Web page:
You have a very interesting story in how you found music late in the game, so to speak. Before that moment, before you picked up a guitar in college, did you have any inkling, even in your childhood, that you might get into music, or was it a total blindside when you made that discovery?
I’d say it was kind of a total blindside with some interesting memories that came after the fact. Music wasn’t really any part of my life other than just listening to the radio every once in a while, but never had too much interest in getting into choir or band or anything like that. I had some appreciation for music but it wasn’t really part of my life and then after I picked up a guitar to learn and help lead worship for my college ministry, people said, “Hey man, you have a really nice voice.” And I remembered hearing some people say that when I was in high school and I would sing along to the radio people would say, “Hey, you have a really nice voice, you should do something with that.” But I thought they were making fun of me because I really didn’t even think of it in that way. I thought they might have just been poking fun. But it really did come completely out of left field. I really had no aspiration or interest in music until I picked it up in college.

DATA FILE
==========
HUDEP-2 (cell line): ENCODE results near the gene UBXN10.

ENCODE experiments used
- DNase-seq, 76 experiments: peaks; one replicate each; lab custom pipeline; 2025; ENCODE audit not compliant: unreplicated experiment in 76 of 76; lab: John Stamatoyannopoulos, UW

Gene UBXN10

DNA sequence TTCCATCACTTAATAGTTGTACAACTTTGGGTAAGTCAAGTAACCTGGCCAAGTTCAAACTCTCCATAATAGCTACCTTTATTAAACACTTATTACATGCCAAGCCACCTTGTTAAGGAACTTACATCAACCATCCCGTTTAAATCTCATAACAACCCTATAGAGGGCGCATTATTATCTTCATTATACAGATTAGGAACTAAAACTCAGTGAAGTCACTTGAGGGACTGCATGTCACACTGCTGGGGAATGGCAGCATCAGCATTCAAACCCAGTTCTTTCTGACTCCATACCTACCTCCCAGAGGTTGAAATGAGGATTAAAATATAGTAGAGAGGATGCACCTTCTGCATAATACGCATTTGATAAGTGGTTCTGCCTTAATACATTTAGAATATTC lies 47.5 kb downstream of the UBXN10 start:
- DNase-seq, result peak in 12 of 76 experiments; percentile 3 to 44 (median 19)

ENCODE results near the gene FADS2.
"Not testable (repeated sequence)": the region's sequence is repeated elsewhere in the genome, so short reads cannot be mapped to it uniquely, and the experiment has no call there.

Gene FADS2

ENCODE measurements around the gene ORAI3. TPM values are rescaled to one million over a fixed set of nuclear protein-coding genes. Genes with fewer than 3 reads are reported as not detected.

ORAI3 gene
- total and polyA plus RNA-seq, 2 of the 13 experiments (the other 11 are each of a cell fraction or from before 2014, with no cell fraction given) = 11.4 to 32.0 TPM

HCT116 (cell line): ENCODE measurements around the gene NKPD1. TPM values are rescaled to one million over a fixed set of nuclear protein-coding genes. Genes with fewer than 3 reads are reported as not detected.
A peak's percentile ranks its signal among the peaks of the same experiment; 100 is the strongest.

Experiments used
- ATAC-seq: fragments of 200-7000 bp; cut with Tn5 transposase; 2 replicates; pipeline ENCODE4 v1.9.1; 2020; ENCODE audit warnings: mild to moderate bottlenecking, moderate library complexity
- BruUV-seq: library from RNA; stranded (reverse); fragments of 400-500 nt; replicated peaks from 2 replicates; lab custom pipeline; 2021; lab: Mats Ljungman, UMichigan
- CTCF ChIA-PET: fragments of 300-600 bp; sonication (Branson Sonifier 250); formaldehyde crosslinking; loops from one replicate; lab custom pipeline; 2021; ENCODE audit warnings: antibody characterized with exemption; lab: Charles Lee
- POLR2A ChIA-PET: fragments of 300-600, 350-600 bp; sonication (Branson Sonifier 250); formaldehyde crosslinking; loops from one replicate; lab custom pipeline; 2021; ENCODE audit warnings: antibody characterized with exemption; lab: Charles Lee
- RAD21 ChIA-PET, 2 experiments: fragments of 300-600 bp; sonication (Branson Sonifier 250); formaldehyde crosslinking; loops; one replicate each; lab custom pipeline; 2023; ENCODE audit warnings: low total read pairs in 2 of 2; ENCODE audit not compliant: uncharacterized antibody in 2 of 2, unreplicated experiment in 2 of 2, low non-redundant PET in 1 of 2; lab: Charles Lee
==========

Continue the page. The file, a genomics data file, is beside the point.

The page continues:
That’s just amazing considering the quality of the work that’s coming out, and that leads me to my next question. “Flesh and Soul” is just such a strong album in so many different ways: did you have a personal favorite track on the album after you finished it?